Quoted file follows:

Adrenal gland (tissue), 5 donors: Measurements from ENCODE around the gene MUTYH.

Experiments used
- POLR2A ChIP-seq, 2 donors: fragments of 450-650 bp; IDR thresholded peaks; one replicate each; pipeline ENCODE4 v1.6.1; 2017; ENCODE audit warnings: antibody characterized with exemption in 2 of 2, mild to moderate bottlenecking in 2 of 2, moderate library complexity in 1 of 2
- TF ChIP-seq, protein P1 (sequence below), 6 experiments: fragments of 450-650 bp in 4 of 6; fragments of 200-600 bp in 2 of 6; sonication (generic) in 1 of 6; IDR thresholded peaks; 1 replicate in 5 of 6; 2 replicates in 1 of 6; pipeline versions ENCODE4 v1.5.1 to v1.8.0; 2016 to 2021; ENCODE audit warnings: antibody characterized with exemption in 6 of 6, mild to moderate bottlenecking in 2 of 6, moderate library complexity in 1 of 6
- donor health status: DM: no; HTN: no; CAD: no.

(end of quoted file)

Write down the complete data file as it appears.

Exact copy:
Adrenal gland (tissue), 5 donors: Measurements from ENCODE around the gene MUTYH.

Experiments used
- POLR2A ChIP-seq, 2 donors: fragments of 450-650 bp; IDR thresholded peaks; one replicate each; pipeline ENCODE4 v1.6.1; 2017; ENCODE audit warnings: antibody characterized with exemption in 2 of 2, mild to moderate bottlenecking in 2 of 2, moderate library complexity in 1 of 2
- TF ChIP-seq, protein P1 (sequence below), 6 experiments: fragments of 450-650 bp in 4 of 6; fragments of 200-600 bp in 2 of 6; sonication (generic) in 1 of 6; IDR thresholded peaks; 1 replicate in 5 of 6; 2 replicates in 1 of 6; pipeline versions ENCODE4 v1.5.1 to v1.8.0; 2016 to 2021; ENCODE audit warnings: antibody characterized with exemption in 6 of 6, mild to moderate bottlenecking in 2 of 6, moderate library complexity in 1 of 6
- donor health status: DM: no; HTN: no; CAD: no.